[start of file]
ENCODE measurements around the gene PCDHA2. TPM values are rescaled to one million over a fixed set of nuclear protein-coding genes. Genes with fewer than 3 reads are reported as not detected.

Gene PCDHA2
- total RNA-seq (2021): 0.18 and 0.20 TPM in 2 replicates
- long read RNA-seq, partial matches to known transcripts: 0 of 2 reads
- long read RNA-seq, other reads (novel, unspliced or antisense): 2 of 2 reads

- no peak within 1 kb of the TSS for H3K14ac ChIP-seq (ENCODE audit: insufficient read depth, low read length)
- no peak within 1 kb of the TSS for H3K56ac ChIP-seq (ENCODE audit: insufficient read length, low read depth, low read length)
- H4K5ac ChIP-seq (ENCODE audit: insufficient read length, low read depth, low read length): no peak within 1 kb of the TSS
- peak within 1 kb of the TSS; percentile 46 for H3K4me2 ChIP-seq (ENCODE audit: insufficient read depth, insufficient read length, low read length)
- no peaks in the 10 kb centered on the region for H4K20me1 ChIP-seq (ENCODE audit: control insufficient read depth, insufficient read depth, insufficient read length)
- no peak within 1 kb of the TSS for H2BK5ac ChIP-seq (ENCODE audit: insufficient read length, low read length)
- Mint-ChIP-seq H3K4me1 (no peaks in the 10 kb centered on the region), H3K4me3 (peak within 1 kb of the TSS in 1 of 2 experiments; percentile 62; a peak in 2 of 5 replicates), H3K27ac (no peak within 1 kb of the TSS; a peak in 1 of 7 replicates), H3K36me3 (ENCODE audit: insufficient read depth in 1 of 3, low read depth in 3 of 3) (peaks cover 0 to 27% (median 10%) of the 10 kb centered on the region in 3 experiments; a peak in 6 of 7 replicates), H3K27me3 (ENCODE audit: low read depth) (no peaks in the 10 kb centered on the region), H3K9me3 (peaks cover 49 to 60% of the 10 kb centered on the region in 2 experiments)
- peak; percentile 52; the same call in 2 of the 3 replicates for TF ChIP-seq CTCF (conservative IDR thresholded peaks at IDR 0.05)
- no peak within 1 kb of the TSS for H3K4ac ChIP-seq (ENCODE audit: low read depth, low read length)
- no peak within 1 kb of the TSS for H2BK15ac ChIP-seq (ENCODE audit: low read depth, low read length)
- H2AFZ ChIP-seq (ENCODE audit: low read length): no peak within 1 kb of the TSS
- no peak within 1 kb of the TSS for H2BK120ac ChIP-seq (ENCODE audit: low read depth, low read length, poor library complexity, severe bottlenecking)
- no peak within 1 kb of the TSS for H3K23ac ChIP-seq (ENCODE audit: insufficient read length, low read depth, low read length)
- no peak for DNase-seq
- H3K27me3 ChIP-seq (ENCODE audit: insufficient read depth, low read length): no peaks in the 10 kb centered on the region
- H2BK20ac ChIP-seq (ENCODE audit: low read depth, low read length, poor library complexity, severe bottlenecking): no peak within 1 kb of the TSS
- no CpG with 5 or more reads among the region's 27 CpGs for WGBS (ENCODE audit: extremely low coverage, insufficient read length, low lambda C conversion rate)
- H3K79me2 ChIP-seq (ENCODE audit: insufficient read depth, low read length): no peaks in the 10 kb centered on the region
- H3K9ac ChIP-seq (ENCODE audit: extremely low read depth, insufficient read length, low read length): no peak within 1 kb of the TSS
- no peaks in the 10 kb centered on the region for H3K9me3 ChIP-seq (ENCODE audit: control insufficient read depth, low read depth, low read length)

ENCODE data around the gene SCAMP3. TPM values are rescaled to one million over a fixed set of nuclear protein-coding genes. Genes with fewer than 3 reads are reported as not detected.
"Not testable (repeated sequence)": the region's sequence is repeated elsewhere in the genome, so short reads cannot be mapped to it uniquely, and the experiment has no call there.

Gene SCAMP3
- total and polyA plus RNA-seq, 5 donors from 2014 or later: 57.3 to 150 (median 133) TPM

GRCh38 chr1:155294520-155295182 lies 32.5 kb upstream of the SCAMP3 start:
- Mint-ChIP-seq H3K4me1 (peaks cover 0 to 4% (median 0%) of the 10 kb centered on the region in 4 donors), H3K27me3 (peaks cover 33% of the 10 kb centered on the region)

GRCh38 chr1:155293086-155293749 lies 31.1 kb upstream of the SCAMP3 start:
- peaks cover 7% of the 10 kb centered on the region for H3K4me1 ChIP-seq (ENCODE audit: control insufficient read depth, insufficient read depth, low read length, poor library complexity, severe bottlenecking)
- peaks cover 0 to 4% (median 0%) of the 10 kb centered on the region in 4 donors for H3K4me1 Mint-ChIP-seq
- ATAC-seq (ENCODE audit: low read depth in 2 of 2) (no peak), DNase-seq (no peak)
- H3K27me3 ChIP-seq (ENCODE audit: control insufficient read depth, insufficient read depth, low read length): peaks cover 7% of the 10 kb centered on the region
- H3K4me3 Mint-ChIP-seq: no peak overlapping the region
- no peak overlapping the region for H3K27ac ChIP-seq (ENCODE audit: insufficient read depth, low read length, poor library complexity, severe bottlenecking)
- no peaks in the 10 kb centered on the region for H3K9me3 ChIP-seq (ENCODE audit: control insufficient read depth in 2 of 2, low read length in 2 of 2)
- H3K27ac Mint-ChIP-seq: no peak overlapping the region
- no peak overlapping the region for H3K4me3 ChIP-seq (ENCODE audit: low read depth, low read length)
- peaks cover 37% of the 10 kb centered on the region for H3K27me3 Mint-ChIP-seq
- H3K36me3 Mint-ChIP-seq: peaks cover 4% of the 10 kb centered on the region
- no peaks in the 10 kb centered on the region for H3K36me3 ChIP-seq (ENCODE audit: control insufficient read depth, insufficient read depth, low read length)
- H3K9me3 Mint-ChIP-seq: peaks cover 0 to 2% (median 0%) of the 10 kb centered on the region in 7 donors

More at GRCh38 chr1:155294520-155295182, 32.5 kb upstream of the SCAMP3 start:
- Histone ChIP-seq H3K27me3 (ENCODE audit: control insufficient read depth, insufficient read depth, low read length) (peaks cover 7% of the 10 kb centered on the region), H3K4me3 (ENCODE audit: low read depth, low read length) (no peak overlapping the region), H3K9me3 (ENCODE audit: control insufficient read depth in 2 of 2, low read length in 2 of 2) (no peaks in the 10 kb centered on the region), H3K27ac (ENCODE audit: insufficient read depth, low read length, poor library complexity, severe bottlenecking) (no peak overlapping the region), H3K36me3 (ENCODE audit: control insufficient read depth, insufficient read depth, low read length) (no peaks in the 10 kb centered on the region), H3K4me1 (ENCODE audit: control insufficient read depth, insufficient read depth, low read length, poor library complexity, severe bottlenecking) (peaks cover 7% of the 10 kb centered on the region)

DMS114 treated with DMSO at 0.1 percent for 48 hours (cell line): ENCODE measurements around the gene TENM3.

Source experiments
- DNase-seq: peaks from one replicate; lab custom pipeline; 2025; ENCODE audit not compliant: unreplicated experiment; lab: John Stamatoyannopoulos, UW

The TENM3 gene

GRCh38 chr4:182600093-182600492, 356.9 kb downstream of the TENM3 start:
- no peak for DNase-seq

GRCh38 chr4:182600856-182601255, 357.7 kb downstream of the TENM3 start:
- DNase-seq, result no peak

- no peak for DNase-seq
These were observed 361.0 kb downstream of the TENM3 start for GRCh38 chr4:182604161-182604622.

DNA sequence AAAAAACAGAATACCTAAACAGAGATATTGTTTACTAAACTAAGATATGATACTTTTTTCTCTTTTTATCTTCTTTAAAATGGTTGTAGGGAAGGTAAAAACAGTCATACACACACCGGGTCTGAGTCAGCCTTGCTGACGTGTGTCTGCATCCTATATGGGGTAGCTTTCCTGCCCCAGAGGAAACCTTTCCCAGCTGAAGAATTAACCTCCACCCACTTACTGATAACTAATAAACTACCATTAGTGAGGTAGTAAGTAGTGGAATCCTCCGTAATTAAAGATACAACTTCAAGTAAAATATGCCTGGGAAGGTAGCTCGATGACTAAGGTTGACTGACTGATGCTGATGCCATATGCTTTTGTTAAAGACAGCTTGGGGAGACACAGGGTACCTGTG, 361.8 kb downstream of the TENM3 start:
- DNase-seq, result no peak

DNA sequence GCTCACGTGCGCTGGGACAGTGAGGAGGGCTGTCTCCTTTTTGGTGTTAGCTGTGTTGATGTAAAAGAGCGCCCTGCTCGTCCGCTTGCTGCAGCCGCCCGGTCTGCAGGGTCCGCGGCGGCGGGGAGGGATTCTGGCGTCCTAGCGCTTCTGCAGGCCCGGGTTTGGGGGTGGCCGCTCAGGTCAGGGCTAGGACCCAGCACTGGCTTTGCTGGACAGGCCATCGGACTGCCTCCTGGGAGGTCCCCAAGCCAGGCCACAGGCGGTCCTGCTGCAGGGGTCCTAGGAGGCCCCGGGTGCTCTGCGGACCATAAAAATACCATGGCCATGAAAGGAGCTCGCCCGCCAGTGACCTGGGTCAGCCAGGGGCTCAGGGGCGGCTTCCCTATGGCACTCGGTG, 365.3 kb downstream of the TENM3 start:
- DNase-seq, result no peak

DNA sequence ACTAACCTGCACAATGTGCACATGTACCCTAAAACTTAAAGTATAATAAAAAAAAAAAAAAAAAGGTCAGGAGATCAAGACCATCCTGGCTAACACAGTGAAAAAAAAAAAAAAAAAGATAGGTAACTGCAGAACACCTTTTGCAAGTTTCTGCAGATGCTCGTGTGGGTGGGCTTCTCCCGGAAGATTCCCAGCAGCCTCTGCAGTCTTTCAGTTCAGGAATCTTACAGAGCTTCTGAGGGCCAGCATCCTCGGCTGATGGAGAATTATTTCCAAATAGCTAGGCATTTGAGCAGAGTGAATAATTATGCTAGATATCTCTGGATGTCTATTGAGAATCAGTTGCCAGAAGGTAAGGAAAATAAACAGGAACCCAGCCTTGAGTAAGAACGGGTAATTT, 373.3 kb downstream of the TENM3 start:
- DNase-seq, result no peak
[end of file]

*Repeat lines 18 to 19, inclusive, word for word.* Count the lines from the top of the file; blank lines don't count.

- no peak within 1 kb of the TSS for H3K23ac ChIP-seq (ENCODE audit: insufficient read length, low read depth, low read length)
- no peak for DNase-seq